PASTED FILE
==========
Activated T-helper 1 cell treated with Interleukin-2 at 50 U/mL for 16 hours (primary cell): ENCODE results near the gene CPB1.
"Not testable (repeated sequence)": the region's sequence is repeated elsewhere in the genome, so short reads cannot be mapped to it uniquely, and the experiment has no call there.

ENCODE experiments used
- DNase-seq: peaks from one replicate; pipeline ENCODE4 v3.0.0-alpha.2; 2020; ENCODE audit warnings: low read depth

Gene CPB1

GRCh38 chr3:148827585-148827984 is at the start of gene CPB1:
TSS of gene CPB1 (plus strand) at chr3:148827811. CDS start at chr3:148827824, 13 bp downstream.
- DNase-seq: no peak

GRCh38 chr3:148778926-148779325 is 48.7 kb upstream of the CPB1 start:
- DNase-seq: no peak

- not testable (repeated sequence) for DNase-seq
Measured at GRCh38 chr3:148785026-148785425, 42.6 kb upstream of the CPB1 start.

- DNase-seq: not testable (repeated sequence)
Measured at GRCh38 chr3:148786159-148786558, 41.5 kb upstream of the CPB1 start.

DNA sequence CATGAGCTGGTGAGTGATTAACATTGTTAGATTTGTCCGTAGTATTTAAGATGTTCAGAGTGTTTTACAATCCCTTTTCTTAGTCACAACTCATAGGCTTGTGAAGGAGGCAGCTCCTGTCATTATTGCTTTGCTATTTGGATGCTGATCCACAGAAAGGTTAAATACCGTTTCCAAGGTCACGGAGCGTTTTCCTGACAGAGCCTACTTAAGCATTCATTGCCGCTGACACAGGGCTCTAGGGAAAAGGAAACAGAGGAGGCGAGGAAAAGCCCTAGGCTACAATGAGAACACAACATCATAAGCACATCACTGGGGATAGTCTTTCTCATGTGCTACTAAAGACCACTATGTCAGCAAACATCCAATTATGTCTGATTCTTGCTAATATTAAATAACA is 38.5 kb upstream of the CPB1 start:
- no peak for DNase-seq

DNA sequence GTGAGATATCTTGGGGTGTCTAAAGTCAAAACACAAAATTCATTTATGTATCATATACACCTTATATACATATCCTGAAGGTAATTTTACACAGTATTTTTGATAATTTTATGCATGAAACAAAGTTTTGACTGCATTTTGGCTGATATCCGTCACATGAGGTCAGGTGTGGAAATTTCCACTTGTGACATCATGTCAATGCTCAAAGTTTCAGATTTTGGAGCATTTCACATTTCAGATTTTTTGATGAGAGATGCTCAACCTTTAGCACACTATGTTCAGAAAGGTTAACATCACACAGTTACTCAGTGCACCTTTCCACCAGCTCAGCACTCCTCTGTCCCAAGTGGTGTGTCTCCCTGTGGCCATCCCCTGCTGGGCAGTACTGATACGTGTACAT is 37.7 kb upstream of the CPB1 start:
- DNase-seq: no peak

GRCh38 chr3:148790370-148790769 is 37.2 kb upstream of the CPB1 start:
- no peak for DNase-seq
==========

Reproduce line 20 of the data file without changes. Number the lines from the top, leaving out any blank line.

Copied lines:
- no peak for DNase-seq